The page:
How to train for cnc machines

How to Train for CNC Machines


Enroll in CNC machining courses at your local community college or trade school. Courses are often held in the evenings or weekends and are for varying levels of learning. Entry level courses will cover machining basics as well as rudimentary hands-on CNC experience. Professors for these courses are usually area machinists and other mechanical engineers who have years of real-world experience.

Take online courses in CNC machining. These courses are perfect for people who are interested in learning the basics of CNC machining but do not have flexible schedules. Learn at your own pace through text and videos as well as audio lectures that cover the basics all the way through tougher concepts such as 5-axis machining and live tooling for CNC lathes. The videos can be re-watched and instructors are usually available through email or live chat.

Look for an apprenticeship program in your local area. Many machine shops will train you as an apprentice where you will learn about CNC from the machinists in the shop. Apprenticeship programs are entry-level and may pay a small hourly wage, but you will gain the experience and education necessary to become a CNC machinist. Apprenticeships often last a set period of time and the shop will usually offer you a job after you have successfully completed the program.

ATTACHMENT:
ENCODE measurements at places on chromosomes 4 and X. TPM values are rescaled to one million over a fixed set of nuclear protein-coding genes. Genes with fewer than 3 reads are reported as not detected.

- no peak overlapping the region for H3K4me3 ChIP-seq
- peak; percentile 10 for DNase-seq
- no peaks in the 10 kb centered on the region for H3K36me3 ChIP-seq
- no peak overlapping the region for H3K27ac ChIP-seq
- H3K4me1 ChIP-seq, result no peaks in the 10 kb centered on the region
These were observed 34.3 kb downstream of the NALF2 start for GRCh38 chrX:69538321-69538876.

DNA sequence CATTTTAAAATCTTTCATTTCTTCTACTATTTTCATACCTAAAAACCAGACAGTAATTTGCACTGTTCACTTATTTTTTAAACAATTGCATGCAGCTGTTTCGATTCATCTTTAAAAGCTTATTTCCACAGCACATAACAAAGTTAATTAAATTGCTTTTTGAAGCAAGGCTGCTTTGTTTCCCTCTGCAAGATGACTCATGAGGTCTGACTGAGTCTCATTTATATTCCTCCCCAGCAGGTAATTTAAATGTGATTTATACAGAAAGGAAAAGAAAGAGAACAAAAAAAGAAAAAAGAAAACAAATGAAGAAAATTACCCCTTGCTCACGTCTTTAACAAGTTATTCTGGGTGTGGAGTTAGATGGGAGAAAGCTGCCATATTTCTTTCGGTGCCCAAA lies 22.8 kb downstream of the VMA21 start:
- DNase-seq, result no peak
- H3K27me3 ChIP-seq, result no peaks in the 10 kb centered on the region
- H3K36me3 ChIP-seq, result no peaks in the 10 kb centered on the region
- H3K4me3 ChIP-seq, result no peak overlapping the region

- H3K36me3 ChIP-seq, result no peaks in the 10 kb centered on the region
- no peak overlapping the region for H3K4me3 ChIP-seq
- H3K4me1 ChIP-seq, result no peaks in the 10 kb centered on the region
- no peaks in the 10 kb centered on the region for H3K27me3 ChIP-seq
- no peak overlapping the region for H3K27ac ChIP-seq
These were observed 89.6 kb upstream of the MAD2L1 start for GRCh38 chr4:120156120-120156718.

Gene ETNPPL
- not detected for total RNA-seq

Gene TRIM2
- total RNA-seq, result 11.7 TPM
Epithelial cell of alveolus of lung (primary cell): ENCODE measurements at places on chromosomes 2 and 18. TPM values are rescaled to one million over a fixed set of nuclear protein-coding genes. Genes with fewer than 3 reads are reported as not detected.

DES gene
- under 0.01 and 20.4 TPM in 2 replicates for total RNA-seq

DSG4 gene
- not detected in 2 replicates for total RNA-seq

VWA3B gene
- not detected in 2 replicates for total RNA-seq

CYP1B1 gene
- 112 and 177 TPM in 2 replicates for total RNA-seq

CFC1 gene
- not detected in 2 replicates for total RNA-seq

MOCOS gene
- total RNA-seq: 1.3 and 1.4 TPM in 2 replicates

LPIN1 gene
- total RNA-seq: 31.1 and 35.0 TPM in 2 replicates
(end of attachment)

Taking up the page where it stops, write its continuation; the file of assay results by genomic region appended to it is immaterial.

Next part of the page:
Enroll in an internship at a machine shop while enrolled in a mechanical engineering program. Internships give you college credits, but often do not pay a salary of any kind. Larger companies often cooperate with local colleges and universities to offer college credits that allows the student to get hands-on experience on the CNC machines under the tutelage of a trained machinist.

Get an entry level job at a CNC shop. Entry level jobs will allow you to work with the machinists and you will pick up information about the machines and how they work. As an entry level warehouse worker, you will help the machinist clean the machines as well as help with the de-burring of parts and the cutting of raw material. Over time, you can train and move your way up to an apprentice.